Hijacker D. B. Cooper: Two new suspects named

Hijacker D. B. Cooper: Two new suspects named

Since an unknown man, dressed in a suit, jumped out of a plane flying from Portland to Seattle on a cold and rainy November evening in 1971 with $200,000 in cash, the world has been captivated by the daring feat and have been left wondering who was D.B. Cooper?

However, according to The Washington Post a new suspect has emerged.  Author Carl Laurin, an octogenarian from Florida, alleges that D.B. Cooper is former military paratrooper and War veteran, Walter R Reca.  Reca was a lifelong friend of Laurin and he long suspected that he was the infamous hijacker, “I feel like it was something he would do… I wasn’t surprised.”  Laurin told The Washington Post in a recent interview regarding his book, D.B. Cooper & M: A Criminal, A Spy, My Best Friend.  WMUR News reported further explosive details released by Laurin including recorded conversations he had with Reca where the man confessed to the heist.

Another suspect that has recently gained attention was Robert Rackstraw, another military man.  The man is the key suspect in a film by Thomas Colbert, who had been investigated during the 1970s by the FBI but was dismissed.  Colbert claims the investigation was flawed due to Rackstraw’s alleged ties to the CIA according to The Daily Mail. The filmmaker alleges that coded messages sent to the media – but were never published – point to Rackstraw as D.B. Cooper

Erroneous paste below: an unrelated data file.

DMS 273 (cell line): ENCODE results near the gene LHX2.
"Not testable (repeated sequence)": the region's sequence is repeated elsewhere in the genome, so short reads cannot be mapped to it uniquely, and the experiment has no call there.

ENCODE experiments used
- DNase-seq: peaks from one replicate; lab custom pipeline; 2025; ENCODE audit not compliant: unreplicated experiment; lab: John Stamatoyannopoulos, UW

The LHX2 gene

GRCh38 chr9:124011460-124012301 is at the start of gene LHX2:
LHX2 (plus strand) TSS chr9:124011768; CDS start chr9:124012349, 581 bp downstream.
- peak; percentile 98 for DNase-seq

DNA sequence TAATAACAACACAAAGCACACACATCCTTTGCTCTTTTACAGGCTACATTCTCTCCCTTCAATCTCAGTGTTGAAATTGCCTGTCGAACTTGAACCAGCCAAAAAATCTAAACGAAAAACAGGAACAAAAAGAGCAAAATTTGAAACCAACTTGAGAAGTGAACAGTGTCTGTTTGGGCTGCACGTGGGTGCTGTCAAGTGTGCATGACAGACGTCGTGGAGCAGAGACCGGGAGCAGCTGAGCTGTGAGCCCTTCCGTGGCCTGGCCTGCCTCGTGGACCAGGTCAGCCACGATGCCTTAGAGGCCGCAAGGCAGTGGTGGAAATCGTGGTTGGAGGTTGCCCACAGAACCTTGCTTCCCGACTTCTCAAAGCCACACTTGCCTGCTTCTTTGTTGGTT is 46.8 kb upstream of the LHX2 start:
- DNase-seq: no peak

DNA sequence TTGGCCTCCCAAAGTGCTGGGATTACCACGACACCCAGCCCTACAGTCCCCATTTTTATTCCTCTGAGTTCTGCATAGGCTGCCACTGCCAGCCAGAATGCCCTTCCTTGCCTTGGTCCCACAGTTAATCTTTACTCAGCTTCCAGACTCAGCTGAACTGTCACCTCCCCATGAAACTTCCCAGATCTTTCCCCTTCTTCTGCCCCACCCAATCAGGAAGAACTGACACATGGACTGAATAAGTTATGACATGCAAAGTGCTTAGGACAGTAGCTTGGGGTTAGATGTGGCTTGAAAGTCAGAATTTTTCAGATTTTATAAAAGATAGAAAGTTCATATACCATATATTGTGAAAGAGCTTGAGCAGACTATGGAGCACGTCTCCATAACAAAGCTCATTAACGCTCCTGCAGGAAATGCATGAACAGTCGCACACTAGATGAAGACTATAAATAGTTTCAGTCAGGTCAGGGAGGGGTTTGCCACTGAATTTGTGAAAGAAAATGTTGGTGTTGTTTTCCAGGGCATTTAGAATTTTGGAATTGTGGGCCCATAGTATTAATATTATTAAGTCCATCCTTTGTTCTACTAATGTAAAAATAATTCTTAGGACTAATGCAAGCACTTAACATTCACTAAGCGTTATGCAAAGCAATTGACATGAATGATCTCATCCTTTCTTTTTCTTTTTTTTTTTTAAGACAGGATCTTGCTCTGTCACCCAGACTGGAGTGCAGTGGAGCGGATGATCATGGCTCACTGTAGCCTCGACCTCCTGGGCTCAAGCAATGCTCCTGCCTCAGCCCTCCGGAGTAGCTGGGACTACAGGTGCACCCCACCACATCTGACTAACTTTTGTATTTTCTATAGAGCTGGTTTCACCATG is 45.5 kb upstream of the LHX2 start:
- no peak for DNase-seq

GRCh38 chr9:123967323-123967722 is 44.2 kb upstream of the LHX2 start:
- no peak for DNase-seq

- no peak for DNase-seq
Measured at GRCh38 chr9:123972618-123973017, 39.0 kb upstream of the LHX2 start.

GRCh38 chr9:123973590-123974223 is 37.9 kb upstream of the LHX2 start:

DB Cooper coded letter (source: Daily Mail)

Over the years other suspects have emerged including family annihilator John List who murdered his entire family on November 9, 1971 before fleeing and hiding for almost two decades.  The fact that the murders occurred two weeks prior to the hi-jacking and List looked remarkedly similar to Cooper, raised many suspicions, however he is only one of many suspects in the case.

The only evidence ever found that suggested D. B. Cooper survived the impossible jump was a small bundle of $20 notes from the ransom money found near the drop zone along the Columbia River in 1980.

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